Patrick Taylor was the next man up after the Dillon injury, and did fill in for Jones during some fourth-quarter drives. He did not stand out on any of his rushing attempts, however.


Wide Receiver/Tight End


Romeo Doubs: 5 Targets, 5 Receptions, 55 Yards

Christian Watson: 6 Targets, 4 Receptions, 46 Yards

Randall Cobb: 4 Targets, 3 Receptions, 32 Yards

Marcedes Lewis: 1 Target, 1 Reception, 14 Yards

Allen Lazard: 2 Targets, 1 Reception, 7 Yards

Robert Tonyan: 2 Targets, 1 Reception, 4 Yards


Romeo Doubs was frequently targeted early on and caught all three of those targets for successful intermediate plays in the passing game. One came on a slant-flat route combination where he won over the middle for a conversion. Doubs disappeared for a large stretch of the second half, with much of the production going to the running backs. He finally pooped back into action in the middle of the fourth quarter for his fourth reception, where he was nearly uncovered over the middle for a 23-yard gain.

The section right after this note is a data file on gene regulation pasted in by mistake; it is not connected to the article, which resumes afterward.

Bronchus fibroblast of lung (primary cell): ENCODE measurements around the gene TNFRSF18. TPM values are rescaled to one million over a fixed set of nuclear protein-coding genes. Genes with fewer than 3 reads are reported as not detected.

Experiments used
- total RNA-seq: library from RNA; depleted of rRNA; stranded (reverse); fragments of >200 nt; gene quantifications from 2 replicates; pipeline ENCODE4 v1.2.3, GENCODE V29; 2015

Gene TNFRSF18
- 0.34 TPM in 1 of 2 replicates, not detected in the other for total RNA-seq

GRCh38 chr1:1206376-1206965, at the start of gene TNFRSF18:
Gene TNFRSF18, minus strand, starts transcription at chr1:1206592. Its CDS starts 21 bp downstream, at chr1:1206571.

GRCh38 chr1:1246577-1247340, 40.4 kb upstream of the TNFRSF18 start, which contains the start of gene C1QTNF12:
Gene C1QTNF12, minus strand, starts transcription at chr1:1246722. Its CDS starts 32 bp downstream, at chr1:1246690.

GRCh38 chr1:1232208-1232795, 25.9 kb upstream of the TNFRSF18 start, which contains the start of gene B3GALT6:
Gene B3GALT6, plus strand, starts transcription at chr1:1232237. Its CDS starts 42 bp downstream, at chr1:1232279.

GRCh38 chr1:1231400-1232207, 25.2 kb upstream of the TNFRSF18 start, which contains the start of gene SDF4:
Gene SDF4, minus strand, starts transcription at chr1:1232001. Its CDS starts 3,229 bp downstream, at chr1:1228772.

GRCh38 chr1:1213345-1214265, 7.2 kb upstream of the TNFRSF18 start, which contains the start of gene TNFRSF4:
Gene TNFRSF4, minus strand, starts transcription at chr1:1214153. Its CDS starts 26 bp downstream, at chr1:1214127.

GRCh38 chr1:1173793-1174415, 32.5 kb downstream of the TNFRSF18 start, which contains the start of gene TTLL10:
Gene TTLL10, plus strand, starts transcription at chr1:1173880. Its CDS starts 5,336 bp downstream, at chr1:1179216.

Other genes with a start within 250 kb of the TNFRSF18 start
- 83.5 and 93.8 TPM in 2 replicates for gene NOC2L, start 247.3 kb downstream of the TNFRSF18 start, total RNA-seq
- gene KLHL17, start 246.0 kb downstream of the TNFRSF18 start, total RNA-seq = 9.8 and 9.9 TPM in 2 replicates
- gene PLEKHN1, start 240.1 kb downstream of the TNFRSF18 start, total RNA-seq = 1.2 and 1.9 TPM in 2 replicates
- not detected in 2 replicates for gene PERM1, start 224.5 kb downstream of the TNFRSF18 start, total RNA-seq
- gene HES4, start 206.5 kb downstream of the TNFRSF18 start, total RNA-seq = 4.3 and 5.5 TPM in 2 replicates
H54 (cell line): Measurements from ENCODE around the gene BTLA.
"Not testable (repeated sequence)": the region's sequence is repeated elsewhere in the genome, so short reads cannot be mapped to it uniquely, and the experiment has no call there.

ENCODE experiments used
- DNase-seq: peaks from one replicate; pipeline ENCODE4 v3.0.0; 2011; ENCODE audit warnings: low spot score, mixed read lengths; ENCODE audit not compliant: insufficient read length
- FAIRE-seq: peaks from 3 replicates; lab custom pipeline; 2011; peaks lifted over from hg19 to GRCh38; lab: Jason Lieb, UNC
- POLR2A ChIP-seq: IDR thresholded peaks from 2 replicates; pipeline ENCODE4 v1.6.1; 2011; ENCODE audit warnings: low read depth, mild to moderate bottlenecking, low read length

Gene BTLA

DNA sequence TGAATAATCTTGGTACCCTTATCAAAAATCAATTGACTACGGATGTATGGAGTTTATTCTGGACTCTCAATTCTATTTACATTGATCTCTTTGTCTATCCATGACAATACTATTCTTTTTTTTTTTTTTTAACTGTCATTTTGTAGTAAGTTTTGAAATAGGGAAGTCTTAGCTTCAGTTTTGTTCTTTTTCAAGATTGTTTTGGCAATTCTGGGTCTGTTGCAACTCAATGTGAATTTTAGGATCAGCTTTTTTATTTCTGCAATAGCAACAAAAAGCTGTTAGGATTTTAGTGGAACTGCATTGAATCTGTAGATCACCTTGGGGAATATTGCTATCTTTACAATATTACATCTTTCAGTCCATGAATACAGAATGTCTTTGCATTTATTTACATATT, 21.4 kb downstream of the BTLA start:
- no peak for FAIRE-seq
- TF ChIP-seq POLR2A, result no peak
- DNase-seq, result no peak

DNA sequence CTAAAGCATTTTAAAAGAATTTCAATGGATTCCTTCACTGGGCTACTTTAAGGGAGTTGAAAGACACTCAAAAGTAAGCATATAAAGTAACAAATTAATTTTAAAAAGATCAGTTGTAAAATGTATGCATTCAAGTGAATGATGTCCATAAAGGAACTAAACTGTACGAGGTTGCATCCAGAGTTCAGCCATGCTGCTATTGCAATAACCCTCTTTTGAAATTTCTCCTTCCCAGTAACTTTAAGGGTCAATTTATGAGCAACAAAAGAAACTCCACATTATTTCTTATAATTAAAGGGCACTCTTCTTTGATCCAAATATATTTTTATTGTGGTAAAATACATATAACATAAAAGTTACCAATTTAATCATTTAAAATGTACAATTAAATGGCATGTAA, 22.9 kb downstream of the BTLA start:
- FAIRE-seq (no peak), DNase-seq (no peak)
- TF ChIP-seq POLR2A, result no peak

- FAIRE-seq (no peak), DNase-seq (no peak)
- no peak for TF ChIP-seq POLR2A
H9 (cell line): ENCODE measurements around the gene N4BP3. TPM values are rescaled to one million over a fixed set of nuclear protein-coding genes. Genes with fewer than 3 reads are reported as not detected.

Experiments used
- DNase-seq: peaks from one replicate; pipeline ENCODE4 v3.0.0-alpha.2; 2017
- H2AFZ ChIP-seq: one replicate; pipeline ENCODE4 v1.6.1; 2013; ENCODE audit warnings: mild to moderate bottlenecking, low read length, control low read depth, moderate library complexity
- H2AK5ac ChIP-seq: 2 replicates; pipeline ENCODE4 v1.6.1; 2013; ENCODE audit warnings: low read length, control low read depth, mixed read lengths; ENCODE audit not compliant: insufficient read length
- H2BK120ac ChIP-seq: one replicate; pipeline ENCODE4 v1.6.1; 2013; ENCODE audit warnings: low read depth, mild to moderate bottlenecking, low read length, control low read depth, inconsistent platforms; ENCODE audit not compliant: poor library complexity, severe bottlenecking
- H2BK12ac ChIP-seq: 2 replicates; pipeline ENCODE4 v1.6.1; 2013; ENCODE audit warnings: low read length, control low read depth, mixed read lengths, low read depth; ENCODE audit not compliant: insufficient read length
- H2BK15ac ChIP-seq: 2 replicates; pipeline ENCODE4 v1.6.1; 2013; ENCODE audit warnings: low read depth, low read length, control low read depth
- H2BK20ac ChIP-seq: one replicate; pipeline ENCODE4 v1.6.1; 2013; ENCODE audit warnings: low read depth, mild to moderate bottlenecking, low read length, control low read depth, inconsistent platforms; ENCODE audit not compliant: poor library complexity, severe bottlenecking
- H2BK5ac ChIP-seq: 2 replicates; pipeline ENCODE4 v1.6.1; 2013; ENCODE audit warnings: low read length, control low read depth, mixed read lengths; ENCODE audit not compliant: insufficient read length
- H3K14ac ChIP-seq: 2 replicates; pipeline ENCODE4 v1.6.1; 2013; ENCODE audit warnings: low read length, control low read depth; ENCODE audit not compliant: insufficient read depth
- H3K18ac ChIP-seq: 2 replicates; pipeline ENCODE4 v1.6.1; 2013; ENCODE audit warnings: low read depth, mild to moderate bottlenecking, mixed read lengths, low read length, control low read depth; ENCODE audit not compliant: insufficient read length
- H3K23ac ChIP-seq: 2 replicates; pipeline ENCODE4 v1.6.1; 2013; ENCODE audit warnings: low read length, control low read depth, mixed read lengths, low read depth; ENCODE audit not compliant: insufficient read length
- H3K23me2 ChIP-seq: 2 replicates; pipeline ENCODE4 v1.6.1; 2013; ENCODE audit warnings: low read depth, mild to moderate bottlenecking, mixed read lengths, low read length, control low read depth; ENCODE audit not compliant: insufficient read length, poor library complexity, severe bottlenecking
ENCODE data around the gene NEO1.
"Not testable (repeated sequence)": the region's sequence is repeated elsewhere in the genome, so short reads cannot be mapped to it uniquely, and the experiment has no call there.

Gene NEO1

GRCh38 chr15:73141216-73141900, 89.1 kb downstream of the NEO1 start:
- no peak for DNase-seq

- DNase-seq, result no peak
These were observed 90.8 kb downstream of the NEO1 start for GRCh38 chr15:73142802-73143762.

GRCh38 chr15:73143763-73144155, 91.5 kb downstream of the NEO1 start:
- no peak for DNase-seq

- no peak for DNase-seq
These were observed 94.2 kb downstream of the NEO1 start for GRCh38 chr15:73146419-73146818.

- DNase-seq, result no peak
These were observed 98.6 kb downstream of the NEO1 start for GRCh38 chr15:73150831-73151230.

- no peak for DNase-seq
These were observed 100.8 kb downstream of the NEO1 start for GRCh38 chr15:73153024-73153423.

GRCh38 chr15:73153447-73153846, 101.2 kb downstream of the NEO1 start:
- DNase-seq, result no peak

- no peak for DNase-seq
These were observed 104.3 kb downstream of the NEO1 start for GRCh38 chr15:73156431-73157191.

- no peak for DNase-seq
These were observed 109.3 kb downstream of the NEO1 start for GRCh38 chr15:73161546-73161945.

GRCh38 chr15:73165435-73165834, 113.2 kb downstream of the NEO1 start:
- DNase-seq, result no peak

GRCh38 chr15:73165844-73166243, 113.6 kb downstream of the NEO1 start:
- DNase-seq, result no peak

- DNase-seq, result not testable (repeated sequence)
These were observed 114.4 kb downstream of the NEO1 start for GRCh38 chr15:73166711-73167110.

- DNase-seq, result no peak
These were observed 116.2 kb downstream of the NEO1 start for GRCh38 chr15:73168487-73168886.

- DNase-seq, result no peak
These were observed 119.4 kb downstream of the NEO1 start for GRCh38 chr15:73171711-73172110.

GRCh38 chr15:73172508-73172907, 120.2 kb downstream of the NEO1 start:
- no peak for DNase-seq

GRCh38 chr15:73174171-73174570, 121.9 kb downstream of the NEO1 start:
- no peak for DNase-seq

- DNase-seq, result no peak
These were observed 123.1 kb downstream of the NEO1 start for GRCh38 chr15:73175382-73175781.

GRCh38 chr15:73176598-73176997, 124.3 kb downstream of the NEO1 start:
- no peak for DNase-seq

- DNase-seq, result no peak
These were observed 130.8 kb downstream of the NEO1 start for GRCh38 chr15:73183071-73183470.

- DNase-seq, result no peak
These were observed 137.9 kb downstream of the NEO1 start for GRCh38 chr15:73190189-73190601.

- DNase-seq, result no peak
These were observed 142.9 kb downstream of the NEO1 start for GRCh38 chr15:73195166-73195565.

Christian Watson did not have a catch in the first half but came alive on two of the Packers’ better drives of the second half. Watson caught 10 and 15-yard passes on that first touchdown drive, playing a nice intermediary role as Doubs took a back seat. He ran in motion and caught a short pass on the run for a third-down conversion as the Packers were icing the game. He was targeted on a similar play later that drive in the red zone, and was tackled falling forward to the three. Shortly thereafter, Rodgers audibled to a pass and Watson missed the signal. Watson went to run block, Rodgers fired incomplete, and Rodgers had some grumbling towards the rookie. We did not see Watson’s deep game, which is understandable on a cold night. Watson also was not given rushing attempts as he has in the past.

Randall Cobb filled in a similar intermediary role over the middle of the field as Doubs and Watson did for stretches. He had an incomplete pass intended for him where he was bent over backwards and fumbled, though it was called incomplete. It could have just as easily been a reception blown dead with forwards progess, but the incompletion stood. Cobb is mainly a possession receiver at this point of his career.

Allen Lazard did not see much action after the overthrow/miscommunication that led to the Rodgers interception, and was clearly behind the other wide receivers in priority. Neither tight end was involved in the passing game – in fact, Marcedes Lewis’ lone reception came on a play where he likely wasn’t even supposed to run a route.


Photo by Larry Radloff/Icon Sportswire | Adapted by Justin Paradis (@JustParaDesigns on Twitter)